Souvereignty / Souveränität [Gottes]

Sadly, we confront a deep conflict among Christians—a volatile difference of opinion over the sovereignty of God that we would rather avoid. Yet this vital issue can’t be escaped, for we face it throughout Scripture. The disagreement is not whether God is sovereign. Both sides agree that He has always been “in total control” of this e…ntire universe, still is, and always will be. The argument (yes, that is, unfortunately, what it too often becomes) involves the question: “What does it mean that God is sovereign and in control of His universe?”

Christians take great comfort in reminding themselves, especially in times of distress, “God is still on the throne—He’s in control.” That is true—but seemingly forgotten is the fact that God was on the throne and in control when Satan rebelled and took many of the angels with him. God was surely on His throne and in control when Adam and Eve disobeyed the one commandment He had given them, and by their willful, rebellious sin, brought suffering and death upon all their descendants even to this day. So it was when Cain murdered his brother, Abel, in cold blood, and when “every imagination of [man’s] heart was only evil continually…the earth [was] filled with violence” (Gen 6:5, 13), and wickedness was so great that God repented of creating man.

We all agree on God’s total sovereignty, that He is unquestionably still on His throne and in control of the entire universe. Yet at the same time, evil increases while sorrow, suffering, disease, and death ravage the creatures He made in His image and over whom He mourns in love and pity. Why should that be?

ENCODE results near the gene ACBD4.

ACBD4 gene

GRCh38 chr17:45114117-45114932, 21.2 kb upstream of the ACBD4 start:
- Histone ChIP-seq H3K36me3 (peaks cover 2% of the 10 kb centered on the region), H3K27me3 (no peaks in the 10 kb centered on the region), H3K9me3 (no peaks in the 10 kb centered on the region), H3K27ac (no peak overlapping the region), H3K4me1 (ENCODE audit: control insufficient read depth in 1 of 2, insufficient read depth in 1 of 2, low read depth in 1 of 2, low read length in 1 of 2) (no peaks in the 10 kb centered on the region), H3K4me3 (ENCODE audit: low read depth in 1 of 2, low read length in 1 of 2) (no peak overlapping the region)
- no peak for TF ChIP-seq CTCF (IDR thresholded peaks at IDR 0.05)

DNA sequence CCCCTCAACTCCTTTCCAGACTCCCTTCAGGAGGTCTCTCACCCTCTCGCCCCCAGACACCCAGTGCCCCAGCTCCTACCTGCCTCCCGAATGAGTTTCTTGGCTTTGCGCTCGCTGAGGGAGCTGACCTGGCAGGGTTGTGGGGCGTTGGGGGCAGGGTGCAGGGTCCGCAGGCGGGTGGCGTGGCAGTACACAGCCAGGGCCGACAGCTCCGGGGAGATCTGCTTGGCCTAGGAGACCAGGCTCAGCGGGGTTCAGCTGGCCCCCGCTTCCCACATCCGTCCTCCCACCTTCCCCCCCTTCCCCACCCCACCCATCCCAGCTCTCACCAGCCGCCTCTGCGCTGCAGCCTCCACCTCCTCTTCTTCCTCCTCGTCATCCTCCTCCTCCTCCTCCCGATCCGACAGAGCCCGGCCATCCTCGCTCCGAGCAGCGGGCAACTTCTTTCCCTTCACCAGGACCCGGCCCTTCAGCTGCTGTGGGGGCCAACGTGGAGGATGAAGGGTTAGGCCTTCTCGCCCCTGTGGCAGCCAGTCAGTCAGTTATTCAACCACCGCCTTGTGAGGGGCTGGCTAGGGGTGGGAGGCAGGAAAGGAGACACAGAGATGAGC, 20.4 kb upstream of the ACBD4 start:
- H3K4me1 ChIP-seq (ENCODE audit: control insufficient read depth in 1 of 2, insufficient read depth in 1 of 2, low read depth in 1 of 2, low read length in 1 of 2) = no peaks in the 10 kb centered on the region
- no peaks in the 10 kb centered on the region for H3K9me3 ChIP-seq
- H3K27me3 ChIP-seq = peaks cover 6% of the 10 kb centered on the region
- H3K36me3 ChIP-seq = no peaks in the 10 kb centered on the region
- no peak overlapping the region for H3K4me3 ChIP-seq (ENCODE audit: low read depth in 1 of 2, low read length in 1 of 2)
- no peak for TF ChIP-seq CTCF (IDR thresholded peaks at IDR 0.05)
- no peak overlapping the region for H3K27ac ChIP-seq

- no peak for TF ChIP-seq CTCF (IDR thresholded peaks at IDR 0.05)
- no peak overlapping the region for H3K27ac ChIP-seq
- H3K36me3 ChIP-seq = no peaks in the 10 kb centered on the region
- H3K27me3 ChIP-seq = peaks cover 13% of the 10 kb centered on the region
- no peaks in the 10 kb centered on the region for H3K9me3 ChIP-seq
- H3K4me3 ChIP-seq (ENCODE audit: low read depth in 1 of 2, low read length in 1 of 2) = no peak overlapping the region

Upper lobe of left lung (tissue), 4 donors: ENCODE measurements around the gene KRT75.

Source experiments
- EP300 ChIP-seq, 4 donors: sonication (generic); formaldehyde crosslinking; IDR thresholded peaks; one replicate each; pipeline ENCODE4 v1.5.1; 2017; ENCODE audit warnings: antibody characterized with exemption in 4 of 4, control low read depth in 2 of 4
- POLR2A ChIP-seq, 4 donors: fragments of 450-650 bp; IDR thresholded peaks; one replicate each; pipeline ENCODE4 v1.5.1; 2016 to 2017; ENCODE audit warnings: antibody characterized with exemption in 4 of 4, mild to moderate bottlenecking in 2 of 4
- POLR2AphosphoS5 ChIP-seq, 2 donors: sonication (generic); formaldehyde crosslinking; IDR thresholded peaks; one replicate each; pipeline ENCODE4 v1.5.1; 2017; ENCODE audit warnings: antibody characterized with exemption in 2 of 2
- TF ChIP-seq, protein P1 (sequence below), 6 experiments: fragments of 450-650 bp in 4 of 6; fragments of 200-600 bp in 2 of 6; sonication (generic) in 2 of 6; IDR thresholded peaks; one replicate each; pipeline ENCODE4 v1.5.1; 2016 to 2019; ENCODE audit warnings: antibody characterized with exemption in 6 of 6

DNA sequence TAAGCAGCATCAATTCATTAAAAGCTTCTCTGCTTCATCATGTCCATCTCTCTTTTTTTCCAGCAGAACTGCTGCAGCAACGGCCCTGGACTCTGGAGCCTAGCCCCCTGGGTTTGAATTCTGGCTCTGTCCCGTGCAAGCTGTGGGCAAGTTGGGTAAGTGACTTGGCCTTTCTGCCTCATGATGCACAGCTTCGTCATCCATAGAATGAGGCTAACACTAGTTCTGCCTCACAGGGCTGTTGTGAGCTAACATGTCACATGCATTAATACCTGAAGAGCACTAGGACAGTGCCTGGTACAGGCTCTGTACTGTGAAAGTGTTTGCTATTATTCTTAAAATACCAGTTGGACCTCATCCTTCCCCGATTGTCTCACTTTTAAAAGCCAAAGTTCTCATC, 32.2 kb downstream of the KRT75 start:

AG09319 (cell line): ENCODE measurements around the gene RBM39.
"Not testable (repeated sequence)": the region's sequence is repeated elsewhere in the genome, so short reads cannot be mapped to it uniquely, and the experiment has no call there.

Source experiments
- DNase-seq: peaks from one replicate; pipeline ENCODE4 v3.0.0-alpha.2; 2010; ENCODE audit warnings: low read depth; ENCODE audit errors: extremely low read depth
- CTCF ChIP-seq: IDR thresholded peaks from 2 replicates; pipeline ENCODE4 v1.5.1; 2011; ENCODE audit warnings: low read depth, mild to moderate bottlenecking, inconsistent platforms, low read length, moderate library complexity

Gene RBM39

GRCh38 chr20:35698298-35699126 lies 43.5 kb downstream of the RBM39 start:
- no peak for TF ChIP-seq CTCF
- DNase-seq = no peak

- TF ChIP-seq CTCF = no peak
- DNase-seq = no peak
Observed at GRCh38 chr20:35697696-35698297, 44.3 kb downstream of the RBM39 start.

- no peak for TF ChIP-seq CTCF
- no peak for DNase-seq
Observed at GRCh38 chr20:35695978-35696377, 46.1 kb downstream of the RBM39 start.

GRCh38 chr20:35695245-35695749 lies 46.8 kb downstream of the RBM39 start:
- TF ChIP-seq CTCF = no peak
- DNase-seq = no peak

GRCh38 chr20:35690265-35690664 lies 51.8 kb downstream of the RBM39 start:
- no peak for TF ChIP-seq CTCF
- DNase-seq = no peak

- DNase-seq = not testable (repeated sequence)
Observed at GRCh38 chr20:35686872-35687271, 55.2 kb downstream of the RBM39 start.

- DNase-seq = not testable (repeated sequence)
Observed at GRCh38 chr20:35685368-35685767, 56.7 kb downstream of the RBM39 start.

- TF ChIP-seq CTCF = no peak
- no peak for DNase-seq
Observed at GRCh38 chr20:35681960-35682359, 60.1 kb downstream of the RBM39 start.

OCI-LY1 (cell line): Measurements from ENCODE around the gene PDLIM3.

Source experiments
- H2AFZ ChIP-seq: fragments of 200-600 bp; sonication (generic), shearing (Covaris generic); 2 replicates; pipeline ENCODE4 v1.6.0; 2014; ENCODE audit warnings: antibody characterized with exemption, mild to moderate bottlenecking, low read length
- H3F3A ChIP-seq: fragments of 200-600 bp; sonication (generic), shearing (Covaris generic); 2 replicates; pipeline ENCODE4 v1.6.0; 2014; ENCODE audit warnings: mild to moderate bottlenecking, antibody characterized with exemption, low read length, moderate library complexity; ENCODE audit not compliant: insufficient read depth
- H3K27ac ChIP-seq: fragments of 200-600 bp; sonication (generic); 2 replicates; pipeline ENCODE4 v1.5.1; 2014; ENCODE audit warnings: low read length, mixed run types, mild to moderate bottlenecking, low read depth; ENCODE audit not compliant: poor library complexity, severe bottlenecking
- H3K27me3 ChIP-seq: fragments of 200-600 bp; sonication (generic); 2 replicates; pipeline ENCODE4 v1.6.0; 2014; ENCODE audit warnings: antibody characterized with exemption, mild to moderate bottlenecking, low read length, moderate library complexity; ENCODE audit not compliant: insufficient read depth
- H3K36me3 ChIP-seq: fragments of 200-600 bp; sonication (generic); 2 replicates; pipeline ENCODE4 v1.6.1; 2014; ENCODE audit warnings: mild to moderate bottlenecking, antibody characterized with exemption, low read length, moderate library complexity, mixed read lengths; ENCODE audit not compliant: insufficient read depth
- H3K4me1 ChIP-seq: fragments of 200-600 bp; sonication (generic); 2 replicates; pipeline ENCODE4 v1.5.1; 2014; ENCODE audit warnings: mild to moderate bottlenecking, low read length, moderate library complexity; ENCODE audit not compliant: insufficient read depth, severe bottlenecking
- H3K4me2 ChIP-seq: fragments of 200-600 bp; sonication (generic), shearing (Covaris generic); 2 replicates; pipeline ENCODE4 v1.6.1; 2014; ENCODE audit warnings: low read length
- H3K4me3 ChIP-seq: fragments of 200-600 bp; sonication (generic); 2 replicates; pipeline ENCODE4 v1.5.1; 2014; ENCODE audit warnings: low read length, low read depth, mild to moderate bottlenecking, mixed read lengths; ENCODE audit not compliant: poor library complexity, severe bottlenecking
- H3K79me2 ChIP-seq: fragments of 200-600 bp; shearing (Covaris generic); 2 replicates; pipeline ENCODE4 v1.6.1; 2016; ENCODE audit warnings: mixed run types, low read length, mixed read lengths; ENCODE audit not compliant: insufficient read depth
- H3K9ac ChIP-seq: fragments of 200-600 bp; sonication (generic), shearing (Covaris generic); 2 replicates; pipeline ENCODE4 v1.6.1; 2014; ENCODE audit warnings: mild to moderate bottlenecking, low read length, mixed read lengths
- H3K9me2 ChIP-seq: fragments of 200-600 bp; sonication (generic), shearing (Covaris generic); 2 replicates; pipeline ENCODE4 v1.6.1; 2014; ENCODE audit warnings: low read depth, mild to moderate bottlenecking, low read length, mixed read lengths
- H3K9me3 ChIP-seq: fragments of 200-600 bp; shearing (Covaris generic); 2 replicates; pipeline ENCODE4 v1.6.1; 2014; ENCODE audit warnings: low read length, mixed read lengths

Surely God is not happy that evil plunders His creation! In fact, He was so unhappy at the wickedness in Noah’s day that He would have destroyed mankind had not Noah found grace in His eyes. No one could say that the universal fact of evil gripping all of creation like a fatal plague was just the way God wanted it or that He had predestined it to be so! He has wept for 3,000 years over the sins of His people Israel, sending His prophets day and night, year after year, warning them to repent so He would not be forced to pour out His wrath upon them (Jer 7:3, 25; 11:7; 25:4,5; 29:19; 32:33; 35:14,15; 44:4, etc.), pleading over and over, “Oh, do not this abominable thing that I hate!”

Surely, if God hates sin—and He does—it could not be something He wills. Yet this is the story of mankind throughout all of history, with wickedness only increasing in spite of God’s pleadings and warnings. Today’s advancing technology only gives man a loftier platform from which to shake his puny fist in his Creator’s face. Obviously, the fact that God is on His throne and in control of the universe doesn’t mean that rebellion can’t occur or that we may not suffer sickness, sorrow, pain, loss, and death. The question is, who is willing to surrender themselves to God to the point of saying with Job, “Though he slay me, yet will I trust in him…” (13:15)?

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